After four years, multiple IVF cycles, three devastating miscarriages, and countless setbacks … Aela’s road to motherhood has been anything but easy. Follow her story on Babble and don’t miss the latest chapter in her journey below.
I’ve always been a same-day sharer, or at least really close to sharing the news of my pregnancies within days of me finding out.
But not this time.
This time, I waited. I hadn’t planned to wait. I hadn’t thought that because I’ve miscarried three other times that I should wait. I still don’t think that. Some women feel that way, and that’s totally good if it works for them. But I waited, surprising even myself, because I was having a hard time trusting this pregnancy. It didn’t seem real. Even with all my numbers being excellent, I didn’t really believe any of it.
And it was a really weird place for me to be.
I’ve spent a lot of the last few years starting to believe that I couldn’t have a successful pregnancy. No matter how hard I wanted to be pregnant and how hard I tried to become (and stay) pregnant, it just never happened for me, so I stopped believing that it could.
Now, this is an entirely different feeling than worrying about miscarrying or having anxiety that something is wrong. I’ve been there, done that. For me, I struggled with trust. Sharing the news, speaking about the pregnancy … it meant that it was real. And it didn’t feel real.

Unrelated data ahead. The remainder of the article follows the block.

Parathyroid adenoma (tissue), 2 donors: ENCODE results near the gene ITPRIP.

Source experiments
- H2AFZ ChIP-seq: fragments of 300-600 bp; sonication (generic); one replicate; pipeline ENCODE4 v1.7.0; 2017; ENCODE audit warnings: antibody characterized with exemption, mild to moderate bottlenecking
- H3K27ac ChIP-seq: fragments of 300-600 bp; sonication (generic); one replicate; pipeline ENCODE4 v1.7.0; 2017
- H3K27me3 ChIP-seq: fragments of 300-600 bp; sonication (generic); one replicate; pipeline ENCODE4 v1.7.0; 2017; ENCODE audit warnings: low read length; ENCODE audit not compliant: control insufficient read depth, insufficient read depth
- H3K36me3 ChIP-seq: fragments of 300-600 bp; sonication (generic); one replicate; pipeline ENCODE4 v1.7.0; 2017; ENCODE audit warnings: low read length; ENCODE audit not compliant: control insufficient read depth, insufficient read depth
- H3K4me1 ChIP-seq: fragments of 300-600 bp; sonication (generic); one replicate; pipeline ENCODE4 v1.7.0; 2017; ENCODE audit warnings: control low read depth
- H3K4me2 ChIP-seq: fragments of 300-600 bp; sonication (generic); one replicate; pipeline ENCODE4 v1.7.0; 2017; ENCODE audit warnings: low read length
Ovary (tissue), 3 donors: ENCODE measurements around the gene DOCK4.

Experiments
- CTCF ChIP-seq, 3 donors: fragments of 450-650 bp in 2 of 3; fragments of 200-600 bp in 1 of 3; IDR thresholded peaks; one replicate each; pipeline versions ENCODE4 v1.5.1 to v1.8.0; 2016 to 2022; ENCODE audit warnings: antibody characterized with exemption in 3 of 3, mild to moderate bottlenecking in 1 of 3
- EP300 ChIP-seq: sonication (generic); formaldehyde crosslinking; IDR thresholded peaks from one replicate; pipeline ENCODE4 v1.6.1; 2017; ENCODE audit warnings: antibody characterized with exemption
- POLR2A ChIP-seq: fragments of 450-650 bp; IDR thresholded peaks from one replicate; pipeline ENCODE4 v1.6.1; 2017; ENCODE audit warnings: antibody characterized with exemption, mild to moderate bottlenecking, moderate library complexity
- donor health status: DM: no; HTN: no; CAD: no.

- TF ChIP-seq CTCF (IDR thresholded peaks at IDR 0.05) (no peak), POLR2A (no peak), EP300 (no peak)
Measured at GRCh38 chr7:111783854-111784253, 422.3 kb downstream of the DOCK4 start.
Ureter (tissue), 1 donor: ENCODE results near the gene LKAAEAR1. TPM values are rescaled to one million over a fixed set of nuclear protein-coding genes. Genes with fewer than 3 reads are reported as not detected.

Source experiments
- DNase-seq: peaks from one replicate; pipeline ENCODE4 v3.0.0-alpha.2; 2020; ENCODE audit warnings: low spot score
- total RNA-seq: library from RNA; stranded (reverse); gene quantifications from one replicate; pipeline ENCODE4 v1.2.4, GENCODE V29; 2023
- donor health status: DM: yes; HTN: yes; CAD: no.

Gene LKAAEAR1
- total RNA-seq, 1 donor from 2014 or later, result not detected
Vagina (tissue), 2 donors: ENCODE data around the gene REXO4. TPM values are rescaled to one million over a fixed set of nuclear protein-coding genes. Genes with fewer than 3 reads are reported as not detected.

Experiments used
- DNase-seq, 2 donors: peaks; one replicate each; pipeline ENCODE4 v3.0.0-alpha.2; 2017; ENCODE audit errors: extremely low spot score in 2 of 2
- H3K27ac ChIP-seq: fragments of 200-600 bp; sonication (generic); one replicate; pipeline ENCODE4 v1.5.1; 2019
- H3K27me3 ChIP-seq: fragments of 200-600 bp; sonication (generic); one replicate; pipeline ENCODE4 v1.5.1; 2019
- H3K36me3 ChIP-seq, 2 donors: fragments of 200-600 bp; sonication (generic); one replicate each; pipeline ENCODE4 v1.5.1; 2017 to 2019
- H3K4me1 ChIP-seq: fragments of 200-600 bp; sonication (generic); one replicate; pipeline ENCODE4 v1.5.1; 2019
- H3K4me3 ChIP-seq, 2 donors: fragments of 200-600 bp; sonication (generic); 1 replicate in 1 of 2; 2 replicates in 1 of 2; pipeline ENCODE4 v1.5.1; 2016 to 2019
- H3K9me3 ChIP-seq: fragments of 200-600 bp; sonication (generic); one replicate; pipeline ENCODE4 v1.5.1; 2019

As a way to protect myself from more pain on this journey, I had almost accepted a fate I didn’t want to ever be true. No matter how hard I tried to remain positive, no matter how many self-helpy affirmations I repeated to myself on a daily basis, the truth is that my inner voice had so strongly tried to protect my heart by convincing my mind that pregnancy wouldn’t happen for me — ever.
So when it did, when my home pregnancy test turned positive a week after my transfer, when my first HCG levels came in high at 436 and they wanted to see at least 75, when my second HCG levels came in at 2,437 and they wanted to see roughly 800, when we saw a strong heartbeat at 131 BPM and they wanted to see at least 100 … When all that happened, I needed to begin to dismantle the inner voice. And I had to do that before I could comfortably share what is supposed to be exciting news.
It was difficult to think of telling people and then hearing their congratulations when I wan’t really prepared to accept and respond to those well wishes. I wanted to be in a place where I could welcome the warm congratulations with equal enthusiasm and excitement and hope and joy — but I couldn’t do that just yet. I couldn’t say, “Yay, I’m pregnant!” when I didn’t feel the “yay” yet.
It wasn’t until a few days after we saw a strong heartbeat at seven weeks that I finally thought, OK maybe this is real. Maybe this is really, finally happening. Maybe I can be ready for the good news, even if I am late to my own party.
While announcing your pregnancy around nine weeks can still seem early to people, for me, it’s been a long nine weeks — but I am finally ready to feel the YAY.More On